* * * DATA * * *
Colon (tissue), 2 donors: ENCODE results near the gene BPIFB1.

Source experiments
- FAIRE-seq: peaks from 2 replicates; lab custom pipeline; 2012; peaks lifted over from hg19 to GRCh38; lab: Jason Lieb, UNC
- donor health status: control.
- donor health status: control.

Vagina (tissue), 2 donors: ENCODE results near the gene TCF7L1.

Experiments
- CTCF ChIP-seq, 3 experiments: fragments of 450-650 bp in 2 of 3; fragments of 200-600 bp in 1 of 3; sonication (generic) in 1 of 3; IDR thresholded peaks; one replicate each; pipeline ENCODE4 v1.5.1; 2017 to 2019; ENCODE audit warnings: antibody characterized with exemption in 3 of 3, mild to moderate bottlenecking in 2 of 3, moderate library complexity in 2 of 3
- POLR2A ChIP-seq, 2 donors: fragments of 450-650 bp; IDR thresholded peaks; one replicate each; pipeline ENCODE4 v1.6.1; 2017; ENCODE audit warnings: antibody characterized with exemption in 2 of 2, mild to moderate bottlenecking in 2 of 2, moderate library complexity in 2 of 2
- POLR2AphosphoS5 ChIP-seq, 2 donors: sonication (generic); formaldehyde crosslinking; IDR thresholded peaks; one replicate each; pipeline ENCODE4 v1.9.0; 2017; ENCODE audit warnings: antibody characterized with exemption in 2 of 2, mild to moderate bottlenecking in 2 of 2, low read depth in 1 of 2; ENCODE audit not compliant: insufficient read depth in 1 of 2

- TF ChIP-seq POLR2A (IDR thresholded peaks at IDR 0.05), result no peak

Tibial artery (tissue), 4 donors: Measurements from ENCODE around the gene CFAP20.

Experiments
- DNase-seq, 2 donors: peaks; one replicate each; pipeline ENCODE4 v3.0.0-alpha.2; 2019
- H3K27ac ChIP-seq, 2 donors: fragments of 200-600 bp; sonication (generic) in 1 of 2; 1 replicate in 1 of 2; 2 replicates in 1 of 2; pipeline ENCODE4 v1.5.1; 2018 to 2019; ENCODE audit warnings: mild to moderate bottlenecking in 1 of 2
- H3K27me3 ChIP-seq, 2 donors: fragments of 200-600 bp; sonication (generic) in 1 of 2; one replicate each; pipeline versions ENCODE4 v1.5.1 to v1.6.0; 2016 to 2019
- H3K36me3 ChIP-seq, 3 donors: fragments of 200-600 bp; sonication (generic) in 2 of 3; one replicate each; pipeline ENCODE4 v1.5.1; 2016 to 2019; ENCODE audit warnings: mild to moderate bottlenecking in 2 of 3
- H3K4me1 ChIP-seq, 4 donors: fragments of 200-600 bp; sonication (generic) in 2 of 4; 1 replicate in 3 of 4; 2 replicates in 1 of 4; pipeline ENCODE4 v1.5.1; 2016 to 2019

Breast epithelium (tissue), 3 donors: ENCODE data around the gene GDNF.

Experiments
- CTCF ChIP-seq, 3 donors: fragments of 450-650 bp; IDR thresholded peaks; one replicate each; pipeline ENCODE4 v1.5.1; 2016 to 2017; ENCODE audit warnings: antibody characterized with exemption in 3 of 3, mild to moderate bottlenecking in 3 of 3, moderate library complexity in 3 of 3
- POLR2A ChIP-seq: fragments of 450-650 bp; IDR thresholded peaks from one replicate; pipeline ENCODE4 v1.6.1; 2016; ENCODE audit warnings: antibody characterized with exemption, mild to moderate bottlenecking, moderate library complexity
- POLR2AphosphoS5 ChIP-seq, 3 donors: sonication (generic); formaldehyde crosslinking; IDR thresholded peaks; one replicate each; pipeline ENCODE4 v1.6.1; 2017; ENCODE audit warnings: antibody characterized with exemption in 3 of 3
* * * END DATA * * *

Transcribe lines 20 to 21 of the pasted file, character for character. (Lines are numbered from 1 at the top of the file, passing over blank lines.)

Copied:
Experiments
- CTCF ChIP-seq, 3 donors: fragments of 450-650 bp; IDR thresholded peaks; one replicate each; pipeline ENCODE4 v1.5.1; 2016 to 2017; ENCODE audit warnings: antibody characterized with exemption in 3 of 3, mild to moderate bottlenecking in 3 of 3, moderate library complexity in 3 of 3